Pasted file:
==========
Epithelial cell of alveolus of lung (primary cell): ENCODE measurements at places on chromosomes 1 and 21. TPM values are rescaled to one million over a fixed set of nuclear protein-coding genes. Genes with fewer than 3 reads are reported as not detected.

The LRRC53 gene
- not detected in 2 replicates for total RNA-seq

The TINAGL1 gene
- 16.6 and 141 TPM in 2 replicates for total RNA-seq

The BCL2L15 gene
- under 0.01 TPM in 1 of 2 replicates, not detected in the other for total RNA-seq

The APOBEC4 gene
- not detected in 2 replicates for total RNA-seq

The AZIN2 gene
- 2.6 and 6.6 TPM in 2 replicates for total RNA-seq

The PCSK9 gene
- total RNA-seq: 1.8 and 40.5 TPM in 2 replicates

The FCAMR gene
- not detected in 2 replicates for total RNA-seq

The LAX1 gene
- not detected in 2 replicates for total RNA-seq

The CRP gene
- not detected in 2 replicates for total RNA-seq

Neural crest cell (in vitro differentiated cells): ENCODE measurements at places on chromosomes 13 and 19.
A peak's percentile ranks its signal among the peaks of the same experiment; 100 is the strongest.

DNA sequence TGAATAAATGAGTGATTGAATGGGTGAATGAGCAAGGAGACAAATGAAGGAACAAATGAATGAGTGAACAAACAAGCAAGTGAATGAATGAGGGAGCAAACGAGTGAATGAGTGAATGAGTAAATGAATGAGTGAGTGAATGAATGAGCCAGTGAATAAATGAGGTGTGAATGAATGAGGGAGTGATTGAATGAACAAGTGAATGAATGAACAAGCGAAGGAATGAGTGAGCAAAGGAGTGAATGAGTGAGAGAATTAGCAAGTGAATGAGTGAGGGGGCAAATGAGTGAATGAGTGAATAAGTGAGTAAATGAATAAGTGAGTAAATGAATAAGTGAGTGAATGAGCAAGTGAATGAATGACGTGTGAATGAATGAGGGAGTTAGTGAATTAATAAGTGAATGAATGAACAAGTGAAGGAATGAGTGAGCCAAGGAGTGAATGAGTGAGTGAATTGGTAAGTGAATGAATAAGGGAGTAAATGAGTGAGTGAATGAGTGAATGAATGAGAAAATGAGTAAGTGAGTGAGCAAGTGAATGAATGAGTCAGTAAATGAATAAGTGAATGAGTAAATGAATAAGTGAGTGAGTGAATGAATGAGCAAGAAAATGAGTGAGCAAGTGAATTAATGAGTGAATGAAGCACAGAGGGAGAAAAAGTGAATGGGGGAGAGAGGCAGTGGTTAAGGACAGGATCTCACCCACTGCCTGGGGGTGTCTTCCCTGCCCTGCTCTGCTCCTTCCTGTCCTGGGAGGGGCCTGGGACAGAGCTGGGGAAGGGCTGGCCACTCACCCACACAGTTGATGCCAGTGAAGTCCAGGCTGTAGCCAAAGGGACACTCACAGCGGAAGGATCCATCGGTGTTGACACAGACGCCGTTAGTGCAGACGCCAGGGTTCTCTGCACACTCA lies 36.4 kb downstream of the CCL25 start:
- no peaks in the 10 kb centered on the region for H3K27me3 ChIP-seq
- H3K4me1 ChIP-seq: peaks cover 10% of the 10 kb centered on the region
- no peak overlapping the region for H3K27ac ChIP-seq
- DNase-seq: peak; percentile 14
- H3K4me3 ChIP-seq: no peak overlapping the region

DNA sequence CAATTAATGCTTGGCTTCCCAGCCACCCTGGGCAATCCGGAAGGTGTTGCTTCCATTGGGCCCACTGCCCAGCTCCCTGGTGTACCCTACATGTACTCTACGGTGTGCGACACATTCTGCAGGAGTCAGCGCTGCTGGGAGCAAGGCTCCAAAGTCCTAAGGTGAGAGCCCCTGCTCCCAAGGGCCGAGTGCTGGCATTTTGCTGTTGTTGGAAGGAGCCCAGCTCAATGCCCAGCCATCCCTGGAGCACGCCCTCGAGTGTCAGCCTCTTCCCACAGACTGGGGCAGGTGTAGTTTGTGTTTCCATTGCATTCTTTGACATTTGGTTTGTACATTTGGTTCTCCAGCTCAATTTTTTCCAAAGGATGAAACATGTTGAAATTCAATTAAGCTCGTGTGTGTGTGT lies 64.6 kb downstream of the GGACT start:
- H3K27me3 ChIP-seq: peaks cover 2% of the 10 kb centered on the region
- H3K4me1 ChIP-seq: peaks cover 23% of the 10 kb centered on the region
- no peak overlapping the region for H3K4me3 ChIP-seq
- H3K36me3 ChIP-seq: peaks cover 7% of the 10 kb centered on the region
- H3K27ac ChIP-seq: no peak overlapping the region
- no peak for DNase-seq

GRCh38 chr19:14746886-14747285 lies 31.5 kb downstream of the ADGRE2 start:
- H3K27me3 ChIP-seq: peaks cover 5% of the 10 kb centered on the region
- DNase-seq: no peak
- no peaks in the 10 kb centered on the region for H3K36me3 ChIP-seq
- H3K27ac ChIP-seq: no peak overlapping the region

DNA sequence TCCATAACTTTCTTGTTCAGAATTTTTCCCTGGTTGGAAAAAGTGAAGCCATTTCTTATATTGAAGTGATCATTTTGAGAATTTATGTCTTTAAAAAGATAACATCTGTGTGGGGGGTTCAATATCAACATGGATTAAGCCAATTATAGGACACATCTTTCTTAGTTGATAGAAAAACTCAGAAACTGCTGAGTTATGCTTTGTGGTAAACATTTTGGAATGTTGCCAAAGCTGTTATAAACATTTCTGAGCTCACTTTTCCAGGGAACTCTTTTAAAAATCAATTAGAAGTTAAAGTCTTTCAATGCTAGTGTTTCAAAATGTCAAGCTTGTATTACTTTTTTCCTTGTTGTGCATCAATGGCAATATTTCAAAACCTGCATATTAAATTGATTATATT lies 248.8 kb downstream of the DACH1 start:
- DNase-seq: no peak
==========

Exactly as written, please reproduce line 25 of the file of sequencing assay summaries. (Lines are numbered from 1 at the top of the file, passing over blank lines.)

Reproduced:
- no peak overlapping the region for H3K27ac ChIP-seq